All Posts   Posted:   April 25, 2018 by Nicole Forbes - Dennis' 7 Dees Education Director & Brianna Kindell - Dennis' 7 Dees Marketing Coordinator

“Fashion model” plants – used in magazine & decorator photo shoots or showcased in high-end venues such as restaurants, hotels or spas. Plants contribute to style with color, texture, leaf shape & form and can complete a look or make a statement. Currently the most commonly featured indoor plant in style magazines is the Fiddle-leaf Fig or Ficus lyrata

Fiddle Leaf

Popularized over the last few years with cover shots on Architectural Digest magazine and other designer showcases – this fig has leaves shaped like the body of a fiddle or violin and is native to Australia and Southern Asia. The large, leathery green leaves provide a bold statement and add pizzazz to any room. They may be purchased as a small bushy plant or already grown into a small or large tree – their natural growth habit is to grow into a tree-form over time. Provide bright indirect light and turn plant often to keep growth balanced. Allow top 50% of soil to dry out before watering and use a quality potting soil that holds water but drains quickly. Best in a nearly root-bound, small pot situation. Feed monthly in spring and summer with a diluted houseplant fertilizer.

Monstera

Native to the jungles of Mexico, Panama and India, these plants have large shiny heart-shaped leaves that split from the leaf edge to the center vein as the plant matures. The large, patterned leaves create the perfect feel of a tropical jungle with minimal care – the plant grows rapidly and can often have leaves up to 3ft. Long and 2ft. Wide! Best grown in bright light (plant becomes leggy and leaves won't split in low light) but out of direct sun. Water thoroughly then let top 25% of soil to dry out between waterings – keep damp but never soggy. Feed twice a month from spring through summer with a half-strength houseplant fertilizer. Unlike most plants these 'monsters' prefer a large pot to promote rapid growth and huge leaves. If the plant has support or a surface to grow on it can even climb like a vine!

Airplants

These plants are actually epiphytes and grow differently than most other plants by attaching to a tree trunk or branch and taking all of its needs from atmospheric rainfall – they do not grow in soil at all! Air plants's needs are very simple and they are easy to care for with a regular watering schedule. They prefer bright indirect light and thrive in high humidity. Once each week they should be watered by soaking the entire plant in a container of water for up to 15 minutes then be allowed to drip dry upside-down to avoid rotting their base. Misting helps keep humidity levels high but often does not provide enough moisture to hydrate the plant completely. These cool creatures come in a wide range of sizes and textures and can live for many years in your home. Air plants are portable enough that they could join you on your daily commute and be your office plant or cube buddy and even come home with you for the weekends!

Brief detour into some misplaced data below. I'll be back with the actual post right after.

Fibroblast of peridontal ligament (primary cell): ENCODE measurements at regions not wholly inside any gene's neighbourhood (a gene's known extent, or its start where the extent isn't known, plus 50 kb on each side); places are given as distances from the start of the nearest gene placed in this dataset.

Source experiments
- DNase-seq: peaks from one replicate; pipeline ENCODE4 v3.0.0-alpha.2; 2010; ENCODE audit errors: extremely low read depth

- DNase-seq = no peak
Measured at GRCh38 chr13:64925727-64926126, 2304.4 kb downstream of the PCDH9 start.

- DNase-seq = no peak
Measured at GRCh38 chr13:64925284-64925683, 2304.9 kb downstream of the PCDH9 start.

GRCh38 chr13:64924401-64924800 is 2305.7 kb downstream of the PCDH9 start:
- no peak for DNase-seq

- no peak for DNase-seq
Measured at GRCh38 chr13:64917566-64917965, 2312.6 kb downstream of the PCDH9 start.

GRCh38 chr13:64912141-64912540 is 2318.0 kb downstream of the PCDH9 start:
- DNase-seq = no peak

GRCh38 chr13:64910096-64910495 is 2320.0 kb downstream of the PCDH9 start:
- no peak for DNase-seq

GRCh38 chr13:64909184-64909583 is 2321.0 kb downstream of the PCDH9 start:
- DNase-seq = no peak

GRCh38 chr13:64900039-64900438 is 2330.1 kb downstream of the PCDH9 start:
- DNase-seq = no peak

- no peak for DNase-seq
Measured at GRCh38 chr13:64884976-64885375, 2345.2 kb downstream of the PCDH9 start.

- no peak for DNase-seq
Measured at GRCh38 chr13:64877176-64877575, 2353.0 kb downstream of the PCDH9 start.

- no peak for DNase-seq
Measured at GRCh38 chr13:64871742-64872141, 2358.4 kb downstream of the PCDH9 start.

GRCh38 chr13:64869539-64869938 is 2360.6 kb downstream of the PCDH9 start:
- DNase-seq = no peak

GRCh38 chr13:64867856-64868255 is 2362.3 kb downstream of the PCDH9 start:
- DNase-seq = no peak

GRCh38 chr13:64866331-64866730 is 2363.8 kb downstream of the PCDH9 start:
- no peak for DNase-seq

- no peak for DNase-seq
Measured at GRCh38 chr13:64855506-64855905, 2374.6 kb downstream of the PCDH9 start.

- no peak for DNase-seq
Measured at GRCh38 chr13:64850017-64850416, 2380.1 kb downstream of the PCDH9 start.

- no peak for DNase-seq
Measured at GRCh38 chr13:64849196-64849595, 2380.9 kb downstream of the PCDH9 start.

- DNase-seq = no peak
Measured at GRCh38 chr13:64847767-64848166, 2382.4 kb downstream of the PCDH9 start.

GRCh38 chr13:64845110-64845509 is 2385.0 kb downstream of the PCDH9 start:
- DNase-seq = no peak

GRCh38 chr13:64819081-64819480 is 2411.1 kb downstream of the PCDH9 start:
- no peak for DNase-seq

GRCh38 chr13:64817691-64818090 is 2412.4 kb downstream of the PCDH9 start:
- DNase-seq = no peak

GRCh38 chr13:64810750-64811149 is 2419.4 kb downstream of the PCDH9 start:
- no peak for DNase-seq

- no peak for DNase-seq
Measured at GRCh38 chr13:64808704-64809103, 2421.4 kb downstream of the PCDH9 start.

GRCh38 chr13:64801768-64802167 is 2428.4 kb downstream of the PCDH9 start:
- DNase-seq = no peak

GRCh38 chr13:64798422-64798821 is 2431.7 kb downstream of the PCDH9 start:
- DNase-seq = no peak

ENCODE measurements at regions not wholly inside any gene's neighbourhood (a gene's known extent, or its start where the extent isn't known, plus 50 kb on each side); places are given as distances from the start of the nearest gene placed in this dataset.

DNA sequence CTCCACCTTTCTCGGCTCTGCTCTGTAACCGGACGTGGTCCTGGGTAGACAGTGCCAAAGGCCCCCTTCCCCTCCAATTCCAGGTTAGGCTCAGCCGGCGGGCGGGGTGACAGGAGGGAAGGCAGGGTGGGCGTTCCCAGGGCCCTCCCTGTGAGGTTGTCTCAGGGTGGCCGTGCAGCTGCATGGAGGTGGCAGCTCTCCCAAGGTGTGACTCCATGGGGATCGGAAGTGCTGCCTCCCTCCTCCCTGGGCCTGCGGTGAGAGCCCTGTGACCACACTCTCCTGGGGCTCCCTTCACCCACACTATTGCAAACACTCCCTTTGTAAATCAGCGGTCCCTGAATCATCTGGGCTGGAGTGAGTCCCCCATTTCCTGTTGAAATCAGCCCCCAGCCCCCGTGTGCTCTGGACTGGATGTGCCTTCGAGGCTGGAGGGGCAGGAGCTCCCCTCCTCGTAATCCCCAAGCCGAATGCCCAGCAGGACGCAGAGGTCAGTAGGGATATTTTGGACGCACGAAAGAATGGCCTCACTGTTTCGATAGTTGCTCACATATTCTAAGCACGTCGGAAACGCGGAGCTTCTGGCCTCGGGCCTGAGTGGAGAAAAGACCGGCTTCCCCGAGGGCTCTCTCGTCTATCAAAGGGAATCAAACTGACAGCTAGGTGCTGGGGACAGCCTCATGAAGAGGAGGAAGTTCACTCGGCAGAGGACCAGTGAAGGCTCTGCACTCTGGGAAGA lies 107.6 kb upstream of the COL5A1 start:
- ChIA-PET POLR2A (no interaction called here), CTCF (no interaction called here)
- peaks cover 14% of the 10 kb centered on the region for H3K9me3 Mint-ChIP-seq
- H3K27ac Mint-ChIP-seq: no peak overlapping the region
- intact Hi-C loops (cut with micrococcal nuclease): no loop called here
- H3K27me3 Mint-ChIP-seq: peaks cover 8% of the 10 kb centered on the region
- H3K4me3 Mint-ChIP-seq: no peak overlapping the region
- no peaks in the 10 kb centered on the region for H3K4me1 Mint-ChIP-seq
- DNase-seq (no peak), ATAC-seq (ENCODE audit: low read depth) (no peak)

Succulents – echeveria

Cute-as-a-button, these succulents have round, fleshy leaves that grow in a low, rosette form and come in colors of blue-grey, green and burgundy. Often grown indoors as they are not winter hardy in our climate, they prefer bright light of a south or east/west exposure – green plant varieties do better in medium light conditions than those with more foliage color. Best planted into small containers with drainage holes, use a cactus planting mix and water when top 50% of soil is dry (wrinkled leaves indicate underwatering, plants may rot if overwatered). Succulents may grow tall and 'lean' towards light but can easily be pinched or trimmed for propagation or to maintain size.

Rubber leaf plant

These are starting to trend quicker than you can say print on pants. Seriously these leaves are on everything from fabric prints, phone cases, to fine art prints. Originally from Southeast Asia and India, these plants are known for their unique color variations. Some look as if the colors were painted onto their oval leaves with a brush! These plants can give your home a tropical - without trying too hard - feel. They are pretty low maintenance and it is recommended to start with a small/young one so it acclimates at a young age to being indoors. I’ve seen these plants in waiting rooms bunched up in a pot standing 3-4 feet and I’ve seen them at tropical resorts get 60 feet tall. Don’t fret if you don’t see new leaves growing when you bring them home during fall or winter, the grow best during the warmer months. These popular iconic plants are definitely one of the easier of the ficus family members to bring into your home.

Pothos

Ok, you want to get a plant but are nervous that you "can't grow something"? If this is you, I see a Pothos jungle in your future. This plant is durable and has a satisfyingly fast growth rate that says "I love you human" in plant language. Pointed leaves come in a range of patterns and colors in various shades of green; growth habit is vining or trailing but can also 'climb' if given support or just woven around the room with hooks or tacks. Pothos are not fussy about light needs but do best in medium to bright indirect light in regular potting soil and average-sized container. Fertilize every 2-4 weeks from spring through summer with a diluted houseplant fertilizer. For many people – this is your first houseplant ever... welcome to the jungle!